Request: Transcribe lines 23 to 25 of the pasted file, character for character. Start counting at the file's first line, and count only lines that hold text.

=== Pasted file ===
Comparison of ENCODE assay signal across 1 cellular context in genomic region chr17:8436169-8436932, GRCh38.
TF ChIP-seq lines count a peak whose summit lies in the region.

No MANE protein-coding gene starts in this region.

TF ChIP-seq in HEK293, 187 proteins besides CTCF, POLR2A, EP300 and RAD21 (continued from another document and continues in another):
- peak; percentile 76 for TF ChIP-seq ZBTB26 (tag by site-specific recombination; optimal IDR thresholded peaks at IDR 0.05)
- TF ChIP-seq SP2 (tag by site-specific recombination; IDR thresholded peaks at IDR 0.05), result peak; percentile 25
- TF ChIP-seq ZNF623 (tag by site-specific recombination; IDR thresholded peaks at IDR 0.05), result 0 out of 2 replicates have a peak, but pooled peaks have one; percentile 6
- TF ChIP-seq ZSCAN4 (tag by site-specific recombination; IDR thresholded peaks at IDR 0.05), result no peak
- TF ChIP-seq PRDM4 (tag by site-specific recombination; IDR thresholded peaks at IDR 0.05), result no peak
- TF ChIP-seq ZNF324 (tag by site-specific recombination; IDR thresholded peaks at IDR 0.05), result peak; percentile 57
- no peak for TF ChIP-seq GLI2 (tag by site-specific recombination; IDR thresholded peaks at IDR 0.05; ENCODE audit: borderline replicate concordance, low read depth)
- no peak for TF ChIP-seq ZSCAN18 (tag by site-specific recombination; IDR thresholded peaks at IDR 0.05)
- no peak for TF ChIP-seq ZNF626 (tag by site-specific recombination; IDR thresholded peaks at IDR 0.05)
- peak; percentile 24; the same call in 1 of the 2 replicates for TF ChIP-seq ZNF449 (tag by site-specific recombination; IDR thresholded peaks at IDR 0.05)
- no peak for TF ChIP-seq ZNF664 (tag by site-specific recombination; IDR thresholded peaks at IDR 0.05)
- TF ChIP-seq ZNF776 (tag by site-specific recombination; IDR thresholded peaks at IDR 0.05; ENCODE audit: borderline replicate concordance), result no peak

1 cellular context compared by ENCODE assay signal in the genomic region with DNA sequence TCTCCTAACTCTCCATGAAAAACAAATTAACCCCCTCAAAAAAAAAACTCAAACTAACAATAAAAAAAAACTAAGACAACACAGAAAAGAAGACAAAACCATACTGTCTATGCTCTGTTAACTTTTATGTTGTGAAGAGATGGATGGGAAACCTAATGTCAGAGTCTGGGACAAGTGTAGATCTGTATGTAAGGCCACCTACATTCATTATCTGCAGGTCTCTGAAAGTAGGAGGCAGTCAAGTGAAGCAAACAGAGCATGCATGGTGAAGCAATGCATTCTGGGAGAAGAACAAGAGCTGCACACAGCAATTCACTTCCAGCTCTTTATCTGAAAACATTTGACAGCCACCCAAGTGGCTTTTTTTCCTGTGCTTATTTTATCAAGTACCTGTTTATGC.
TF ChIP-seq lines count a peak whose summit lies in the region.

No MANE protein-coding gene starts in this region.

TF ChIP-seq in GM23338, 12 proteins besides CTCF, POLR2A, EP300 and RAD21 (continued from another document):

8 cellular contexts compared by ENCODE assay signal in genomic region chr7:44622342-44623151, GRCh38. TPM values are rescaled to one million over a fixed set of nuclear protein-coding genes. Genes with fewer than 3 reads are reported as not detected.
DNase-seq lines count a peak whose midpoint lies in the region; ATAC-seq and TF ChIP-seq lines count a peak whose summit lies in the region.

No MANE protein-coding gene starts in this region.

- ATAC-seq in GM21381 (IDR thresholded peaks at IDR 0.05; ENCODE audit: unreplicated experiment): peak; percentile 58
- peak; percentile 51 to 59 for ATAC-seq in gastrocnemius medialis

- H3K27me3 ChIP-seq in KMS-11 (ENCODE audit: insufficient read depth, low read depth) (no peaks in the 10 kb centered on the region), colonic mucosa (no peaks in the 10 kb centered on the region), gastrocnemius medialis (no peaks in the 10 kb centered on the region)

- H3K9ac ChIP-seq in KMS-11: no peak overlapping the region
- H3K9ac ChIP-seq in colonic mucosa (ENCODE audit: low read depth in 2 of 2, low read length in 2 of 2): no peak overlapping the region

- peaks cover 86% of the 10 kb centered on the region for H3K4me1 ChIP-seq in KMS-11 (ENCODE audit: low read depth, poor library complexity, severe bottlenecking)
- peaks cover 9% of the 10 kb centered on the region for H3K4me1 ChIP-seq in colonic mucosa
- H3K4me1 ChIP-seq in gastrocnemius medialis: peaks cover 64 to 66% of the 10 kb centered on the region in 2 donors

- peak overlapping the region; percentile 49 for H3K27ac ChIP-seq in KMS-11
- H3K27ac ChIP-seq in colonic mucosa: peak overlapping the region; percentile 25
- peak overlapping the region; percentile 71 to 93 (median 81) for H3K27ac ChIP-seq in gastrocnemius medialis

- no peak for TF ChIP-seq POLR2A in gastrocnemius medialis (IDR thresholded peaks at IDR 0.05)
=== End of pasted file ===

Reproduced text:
No MANE protein-coding gene starts in this region.

- ATAC-seq in GM21381 (IDR thresholded peaks at IDR 0.05; ENCODE audit: unreplicated experiment): peak; percentile 58
- peak; percentile 51 to 59 for ATAC-seq in gastrocnemius medialis